Frovingslosh is saying dark matter doesn't exist. He's wrong.
That's a very strong statement. I personally would say no more than "Something we don't fully understand is causing an effect".
Our statements are almost identical. The term "dark matter" is just shorthand for "something we don't understand, exerting a gravitational effect". There's also the possibility that there is no "something" and our understanding of gravity is wrong, but that has now been all but ruled out.
You spend 8 billion to get 100 million worth of R&D it's not a great use of funds.
This is a separate argument, but I'll answer it with two important points:
1. You can't put a value on fundamental research. The Higgs Boson in unlikely to have any direct application in the near future, but what about superconductors, or RF generators, or ion sources, or ultra-high vacuum techniques? All technologies which have been heavily developed for particle physics, and which have already found their way into industry. Even if you came up with a figure for the value of those technologies up to now, there's no way you can measure their future value. Yet future progress without them is unthinkable. All our technology is built on fundamental research, so if technology (and by extension, civilisation) is to advance so must fundamental research.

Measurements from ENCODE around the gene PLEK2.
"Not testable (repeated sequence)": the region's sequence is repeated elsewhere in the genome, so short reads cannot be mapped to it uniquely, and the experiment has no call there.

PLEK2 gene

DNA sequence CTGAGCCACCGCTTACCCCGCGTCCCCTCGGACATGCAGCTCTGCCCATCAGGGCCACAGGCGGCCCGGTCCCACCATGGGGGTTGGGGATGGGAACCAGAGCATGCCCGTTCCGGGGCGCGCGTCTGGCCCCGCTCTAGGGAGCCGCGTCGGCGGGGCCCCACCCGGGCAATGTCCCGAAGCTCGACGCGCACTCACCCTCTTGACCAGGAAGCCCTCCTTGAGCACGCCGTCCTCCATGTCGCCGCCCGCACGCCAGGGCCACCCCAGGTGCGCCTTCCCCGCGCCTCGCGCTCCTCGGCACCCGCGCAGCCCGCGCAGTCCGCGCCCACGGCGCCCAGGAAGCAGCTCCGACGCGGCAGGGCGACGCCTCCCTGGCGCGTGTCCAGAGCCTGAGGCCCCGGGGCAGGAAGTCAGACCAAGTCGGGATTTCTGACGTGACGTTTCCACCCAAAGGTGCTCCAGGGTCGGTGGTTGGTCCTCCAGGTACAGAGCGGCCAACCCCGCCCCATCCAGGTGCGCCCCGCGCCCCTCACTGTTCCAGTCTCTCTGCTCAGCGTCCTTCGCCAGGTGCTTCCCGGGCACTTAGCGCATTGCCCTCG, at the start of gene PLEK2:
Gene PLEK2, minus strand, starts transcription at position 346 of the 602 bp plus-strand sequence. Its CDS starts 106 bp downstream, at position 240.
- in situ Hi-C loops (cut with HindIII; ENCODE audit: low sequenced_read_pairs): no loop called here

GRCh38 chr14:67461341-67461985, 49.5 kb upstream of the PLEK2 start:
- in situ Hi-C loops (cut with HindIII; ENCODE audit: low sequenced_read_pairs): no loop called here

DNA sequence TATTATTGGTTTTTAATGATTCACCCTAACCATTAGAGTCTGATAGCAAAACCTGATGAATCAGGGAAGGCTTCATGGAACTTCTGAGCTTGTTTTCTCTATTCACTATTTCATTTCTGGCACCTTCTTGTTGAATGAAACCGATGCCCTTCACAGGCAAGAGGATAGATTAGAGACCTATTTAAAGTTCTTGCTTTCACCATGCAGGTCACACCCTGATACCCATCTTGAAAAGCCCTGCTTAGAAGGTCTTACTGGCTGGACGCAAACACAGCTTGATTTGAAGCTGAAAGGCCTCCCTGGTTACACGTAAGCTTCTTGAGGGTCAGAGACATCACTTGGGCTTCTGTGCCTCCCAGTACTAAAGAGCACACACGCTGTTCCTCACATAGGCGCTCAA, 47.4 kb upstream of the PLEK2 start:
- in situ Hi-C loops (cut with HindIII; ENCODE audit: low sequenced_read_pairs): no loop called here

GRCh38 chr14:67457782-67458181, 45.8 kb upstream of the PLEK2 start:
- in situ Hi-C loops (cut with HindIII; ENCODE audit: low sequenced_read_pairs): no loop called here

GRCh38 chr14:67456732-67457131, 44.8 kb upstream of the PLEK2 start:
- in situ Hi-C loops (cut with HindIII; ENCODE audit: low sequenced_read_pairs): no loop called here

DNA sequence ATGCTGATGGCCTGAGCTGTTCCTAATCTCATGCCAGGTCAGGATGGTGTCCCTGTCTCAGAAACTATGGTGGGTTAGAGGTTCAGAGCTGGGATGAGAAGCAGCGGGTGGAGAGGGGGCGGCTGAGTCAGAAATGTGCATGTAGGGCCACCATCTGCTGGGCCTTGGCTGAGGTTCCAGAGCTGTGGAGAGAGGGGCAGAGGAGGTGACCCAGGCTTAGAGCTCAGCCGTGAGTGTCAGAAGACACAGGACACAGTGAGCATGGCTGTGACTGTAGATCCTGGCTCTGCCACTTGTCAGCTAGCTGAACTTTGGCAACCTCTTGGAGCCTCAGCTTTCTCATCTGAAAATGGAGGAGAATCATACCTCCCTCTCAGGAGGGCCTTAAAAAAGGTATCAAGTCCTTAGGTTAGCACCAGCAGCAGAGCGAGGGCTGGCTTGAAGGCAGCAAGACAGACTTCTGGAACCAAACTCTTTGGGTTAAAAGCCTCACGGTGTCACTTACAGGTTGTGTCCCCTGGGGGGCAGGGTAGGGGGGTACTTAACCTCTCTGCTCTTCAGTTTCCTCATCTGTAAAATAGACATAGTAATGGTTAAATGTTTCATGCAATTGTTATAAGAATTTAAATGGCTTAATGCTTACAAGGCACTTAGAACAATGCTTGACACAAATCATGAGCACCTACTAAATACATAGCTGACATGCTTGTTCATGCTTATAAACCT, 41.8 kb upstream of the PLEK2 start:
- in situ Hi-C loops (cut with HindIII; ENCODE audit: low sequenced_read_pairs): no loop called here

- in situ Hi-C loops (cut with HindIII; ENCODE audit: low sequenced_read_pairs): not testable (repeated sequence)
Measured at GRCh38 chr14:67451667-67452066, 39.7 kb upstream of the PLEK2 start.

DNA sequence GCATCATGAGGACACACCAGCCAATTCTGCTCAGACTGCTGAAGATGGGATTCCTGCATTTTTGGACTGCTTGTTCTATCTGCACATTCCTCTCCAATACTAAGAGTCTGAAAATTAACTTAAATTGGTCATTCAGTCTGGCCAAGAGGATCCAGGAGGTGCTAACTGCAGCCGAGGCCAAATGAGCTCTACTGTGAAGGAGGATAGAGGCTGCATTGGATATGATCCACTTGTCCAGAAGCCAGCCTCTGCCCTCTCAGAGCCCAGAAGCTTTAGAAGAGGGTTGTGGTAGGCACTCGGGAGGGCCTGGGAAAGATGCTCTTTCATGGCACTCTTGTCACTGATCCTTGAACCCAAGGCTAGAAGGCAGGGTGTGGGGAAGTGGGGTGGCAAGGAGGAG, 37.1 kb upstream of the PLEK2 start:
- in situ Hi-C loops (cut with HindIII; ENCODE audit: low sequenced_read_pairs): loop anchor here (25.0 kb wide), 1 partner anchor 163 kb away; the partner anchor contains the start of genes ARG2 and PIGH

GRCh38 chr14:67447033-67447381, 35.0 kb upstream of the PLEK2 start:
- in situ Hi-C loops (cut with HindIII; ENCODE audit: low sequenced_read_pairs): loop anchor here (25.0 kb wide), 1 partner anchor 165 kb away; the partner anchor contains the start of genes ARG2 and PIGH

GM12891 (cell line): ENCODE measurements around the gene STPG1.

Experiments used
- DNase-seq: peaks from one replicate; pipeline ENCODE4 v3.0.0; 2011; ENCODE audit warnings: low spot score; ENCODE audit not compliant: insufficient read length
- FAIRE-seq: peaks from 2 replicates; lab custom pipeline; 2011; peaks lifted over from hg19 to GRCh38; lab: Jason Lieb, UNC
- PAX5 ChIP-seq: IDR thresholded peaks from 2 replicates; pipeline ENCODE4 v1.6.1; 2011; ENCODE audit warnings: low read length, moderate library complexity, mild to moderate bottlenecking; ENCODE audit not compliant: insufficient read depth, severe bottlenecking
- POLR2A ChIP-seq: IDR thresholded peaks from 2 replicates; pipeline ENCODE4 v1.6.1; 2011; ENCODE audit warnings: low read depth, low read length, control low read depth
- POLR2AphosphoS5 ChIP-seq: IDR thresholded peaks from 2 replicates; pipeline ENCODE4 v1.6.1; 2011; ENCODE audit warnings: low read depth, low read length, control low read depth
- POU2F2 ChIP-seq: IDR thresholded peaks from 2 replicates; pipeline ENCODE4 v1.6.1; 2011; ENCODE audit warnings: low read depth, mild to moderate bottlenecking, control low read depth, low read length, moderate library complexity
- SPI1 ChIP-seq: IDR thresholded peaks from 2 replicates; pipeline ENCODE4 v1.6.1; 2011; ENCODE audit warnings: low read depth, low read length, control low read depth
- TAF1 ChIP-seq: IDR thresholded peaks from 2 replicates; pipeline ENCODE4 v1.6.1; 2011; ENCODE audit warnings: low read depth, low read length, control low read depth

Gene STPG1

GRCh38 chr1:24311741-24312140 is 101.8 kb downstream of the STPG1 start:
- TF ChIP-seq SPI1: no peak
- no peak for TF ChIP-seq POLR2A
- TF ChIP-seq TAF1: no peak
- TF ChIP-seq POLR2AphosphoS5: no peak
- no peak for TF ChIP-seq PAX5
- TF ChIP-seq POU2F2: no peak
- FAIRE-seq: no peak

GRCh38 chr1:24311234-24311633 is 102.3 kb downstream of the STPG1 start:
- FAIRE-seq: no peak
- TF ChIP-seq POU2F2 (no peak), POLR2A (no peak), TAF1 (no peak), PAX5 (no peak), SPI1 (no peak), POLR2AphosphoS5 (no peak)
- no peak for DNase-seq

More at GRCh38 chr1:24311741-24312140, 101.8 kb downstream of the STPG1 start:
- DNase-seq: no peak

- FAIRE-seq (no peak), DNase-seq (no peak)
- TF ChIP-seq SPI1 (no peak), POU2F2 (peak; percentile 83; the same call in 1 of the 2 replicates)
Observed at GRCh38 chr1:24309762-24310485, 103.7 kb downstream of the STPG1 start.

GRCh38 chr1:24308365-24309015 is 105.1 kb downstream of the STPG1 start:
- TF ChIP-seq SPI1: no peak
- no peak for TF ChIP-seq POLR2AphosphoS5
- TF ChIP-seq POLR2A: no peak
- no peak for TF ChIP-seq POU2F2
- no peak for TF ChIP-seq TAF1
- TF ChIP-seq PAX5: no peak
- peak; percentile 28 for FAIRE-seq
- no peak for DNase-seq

2. Could you develop the same technology more cheaply, without building huge science experiments? No. Of course not. Who would spend their whole career perfecting some obscure device if there wasn't a chance of participating in a great discovery? Industry just can't generate that kind of motivation.